In Scotland, students who want to go to University study for one or two more years, and study usually 5 subjects and take exams called ‘Highers’. There have also been changes in Scotland, and students are encouraged to stay on for two years and take exams called ‘Advanced highers’, but in few subjests.
So, the English and Scottish systems are moving towards each other....
Higher Education - Universities
There are around 100 universities in Great Britain. Some are very old. Oxford and Cambridge were founded in the 12-th and 13-th centuries and are among the oldest universities in Europe. There were 5 ancient universities in Scotland, which date back to the 15-th and 16-th.
Higher education began to expand in the 19-th.
The 3rd university to be founded in England was at Durham in 1832, and was followed by other new universities in major cities in the late 19-th and 20-th centuries. There were further waves of expansion in the 1960s and the 1990s in both England and Scotland.
Nearly 50 % of 18 year olds now go to higher education in Great Britain. This is a big increase. When I was a student over 20 years ago, only 14 % of 18 year olds went to university. A slightly higher proportion of Scots than English go to Universities. Another difference between England and Scotland is that in England, many students go to a university in a different city or part of the country from where their families live. In Scotland, most go to a university near their home.
Most universities in Great Britain teach a wide range of subjects - science and engineering, natural sciences, humanities and social sciences, law, accountancy, and some have medical schools.
The first degree in England is called a Bachelor’s degree (BA or BSc), and usually takes 3 years. Students usually study only one or two subjects in great detail for 3 years. English universities are unusual in Europe for offering such specialised degrees. The reason is because to qualify for university, students have to show that they have passed exams in a broad range of subjects and so are prepare to specialise.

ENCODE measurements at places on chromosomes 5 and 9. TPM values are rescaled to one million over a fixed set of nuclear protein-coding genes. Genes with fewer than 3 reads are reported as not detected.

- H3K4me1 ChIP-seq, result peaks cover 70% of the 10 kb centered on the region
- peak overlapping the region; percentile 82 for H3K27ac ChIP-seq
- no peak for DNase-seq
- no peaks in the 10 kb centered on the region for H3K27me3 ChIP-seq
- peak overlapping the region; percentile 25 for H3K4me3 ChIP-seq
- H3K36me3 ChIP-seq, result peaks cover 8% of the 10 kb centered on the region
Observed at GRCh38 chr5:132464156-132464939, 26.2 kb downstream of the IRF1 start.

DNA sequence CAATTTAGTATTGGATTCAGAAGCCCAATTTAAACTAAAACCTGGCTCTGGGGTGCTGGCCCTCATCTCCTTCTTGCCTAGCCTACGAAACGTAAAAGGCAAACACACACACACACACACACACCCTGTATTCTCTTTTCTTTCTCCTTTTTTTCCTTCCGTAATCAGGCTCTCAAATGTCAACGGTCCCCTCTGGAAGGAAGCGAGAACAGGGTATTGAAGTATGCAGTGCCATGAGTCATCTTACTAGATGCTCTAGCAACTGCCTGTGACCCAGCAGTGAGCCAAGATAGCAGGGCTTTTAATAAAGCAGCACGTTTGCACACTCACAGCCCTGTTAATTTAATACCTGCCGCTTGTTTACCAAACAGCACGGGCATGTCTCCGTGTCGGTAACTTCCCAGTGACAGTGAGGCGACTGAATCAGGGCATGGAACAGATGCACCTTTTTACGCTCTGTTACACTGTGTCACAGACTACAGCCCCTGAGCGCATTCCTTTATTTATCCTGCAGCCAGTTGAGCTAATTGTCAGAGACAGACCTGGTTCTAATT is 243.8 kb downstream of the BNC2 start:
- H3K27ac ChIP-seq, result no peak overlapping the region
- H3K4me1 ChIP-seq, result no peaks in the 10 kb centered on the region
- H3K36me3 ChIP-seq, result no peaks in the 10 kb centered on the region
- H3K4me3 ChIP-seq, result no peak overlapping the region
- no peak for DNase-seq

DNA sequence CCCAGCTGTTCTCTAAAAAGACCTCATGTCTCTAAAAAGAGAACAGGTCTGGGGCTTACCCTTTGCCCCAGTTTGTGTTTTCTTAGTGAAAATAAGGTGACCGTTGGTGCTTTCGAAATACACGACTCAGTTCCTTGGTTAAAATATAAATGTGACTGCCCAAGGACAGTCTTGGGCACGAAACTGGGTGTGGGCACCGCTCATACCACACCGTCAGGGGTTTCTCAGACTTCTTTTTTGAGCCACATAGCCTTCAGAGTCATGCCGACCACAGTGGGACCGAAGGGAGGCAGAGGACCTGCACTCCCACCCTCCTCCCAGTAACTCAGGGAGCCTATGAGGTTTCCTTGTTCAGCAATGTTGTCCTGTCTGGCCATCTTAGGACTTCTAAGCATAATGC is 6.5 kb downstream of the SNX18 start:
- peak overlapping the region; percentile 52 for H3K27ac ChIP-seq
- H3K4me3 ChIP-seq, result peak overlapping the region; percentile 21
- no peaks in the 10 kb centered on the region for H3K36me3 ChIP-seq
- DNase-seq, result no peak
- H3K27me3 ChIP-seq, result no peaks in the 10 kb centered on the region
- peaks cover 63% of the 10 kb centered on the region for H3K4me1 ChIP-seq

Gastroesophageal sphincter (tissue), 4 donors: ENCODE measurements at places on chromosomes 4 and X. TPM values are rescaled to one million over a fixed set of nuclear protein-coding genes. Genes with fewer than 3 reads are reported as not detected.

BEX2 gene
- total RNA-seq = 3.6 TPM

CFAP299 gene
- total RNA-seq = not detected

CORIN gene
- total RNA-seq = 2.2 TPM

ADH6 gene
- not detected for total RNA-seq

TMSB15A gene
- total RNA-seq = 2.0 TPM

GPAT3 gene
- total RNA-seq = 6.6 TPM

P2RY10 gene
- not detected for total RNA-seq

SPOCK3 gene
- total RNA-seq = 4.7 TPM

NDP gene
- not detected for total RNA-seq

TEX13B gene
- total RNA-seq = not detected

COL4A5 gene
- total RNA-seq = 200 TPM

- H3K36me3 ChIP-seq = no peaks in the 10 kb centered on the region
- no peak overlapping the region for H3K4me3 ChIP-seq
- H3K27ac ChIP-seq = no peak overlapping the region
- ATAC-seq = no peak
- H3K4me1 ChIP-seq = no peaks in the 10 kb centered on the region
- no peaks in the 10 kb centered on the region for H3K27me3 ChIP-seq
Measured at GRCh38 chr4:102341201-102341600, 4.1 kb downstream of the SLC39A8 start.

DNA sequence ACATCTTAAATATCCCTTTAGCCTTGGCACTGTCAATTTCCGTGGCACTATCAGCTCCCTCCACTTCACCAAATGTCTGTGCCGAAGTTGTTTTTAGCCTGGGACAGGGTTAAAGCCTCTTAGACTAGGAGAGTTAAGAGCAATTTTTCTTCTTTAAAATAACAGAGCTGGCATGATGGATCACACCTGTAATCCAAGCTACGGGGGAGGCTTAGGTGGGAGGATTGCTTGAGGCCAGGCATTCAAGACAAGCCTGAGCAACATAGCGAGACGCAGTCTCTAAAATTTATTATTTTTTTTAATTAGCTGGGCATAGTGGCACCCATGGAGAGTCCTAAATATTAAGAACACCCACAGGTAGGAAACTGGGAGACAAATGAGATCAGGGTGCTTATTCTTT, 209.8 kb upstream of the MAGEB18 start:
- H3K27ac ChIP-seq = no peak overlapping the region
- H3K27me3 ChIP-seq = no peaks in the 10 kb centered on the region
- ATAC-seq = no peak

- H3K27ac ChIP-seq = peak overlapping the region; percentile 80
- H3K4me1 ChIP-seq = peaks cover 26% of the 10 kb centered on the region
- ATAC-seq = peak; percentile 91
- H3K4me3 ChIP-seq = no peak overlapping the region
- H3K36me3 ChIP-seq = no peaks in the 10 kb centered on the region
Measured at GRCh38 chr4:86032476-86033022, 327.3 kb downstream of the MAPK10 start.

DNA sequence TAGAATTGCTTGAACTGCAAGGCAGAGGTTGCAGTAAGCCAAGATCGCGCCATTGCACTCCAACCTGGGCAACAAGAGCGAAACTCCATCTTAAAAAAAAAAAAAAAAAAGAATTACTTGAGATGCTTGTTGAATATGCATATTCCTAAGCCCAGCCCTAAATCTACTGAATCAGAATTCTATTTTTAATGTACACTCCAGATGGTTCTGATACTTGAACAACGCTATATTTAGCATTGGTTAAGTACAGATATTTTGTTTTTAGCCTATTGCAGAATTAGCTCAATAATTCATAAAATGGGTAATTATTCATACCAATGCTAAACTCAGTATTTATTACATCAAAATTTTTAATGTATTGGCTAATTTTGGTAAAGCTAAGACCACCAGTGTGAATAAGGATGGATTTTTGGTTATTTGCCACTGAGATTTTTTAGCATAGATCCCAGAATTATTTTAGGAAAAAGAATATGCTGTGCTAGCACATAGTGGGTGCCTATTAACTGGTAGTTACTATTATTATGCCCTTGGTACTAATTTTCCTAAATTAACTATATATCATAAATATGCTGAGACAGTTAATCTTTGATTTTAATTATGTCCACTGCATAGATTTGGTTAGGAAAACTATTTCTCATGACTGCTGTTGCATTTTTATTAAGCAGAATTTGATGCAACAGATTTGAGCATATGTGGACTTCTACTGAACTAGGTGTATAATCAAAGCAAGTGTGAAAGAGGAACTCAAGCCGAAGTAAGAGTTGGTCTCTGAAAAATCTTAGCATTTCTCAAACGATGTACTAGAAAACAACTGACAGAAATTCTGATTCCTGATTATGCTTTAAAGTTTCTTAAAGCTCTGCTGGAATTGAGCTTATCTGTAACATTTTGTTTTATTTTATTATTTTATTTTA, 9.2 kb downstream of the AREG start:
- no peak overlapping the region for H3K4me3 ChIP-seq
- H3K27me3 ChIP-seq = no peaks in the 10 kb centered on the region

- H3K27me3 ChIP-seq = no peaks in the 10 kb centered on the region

In Scotland, the first degree is called either an MA or a BA.
Students in Scotland usually study for 4 years for their degree, and university education is broader than in England. Most Scottish universities require their students to study 3 or 4 subjects in their 1st year before specialising in 1 or 2.
Although universities get most of their funding from the state, higher education is not free. Until the 1990s, however, not only was higher education free, students also received grants from the government towards their living expenses. When the government decided to expand higher education in the 1990s, it was no longer possible to provide it free of charge and to give grants.
In England, students were required to pay fees of £1000 a year. This did not cover the full cost of their education. The rest was paid by the state.
In Scotland, a different system was introduced in 1999 when Scotland got its own parliament. Since 1999, Scottish students do not pay fees each year, but after they have graduated and when their incomes reach a certain level, they start to pay a special tax to pay for their education.
Last year in England the government introduced a new system. Fees have been increased to £3000 a year, but students will pay them only after they have graduated in a tax like in Scotland.
Big debates over whether fees and taxes are discouraging students from poorer families from going to university. Government is insisting that universities use some of the money they earn in fees to offer grants to students from poorer families.
The governments of England and Scotland are committed to providing a high quality education at all levels from primary schools to universities, and recognise the importance of education. They are still discussing changes now and there will be more changes to come. The English exams for 18 year olds - A levels - are likely to be replaced by a broader range of exams. The question of university funding is still changing.
Over my lifetime there have been many changes. The school system is very different since I was at school. And, when I was a student I was lucky enough to get a free university education and grants not only for my BA but also for my doctorate. I hope that by making a career teaching in universities I have been able to repay for the education I received.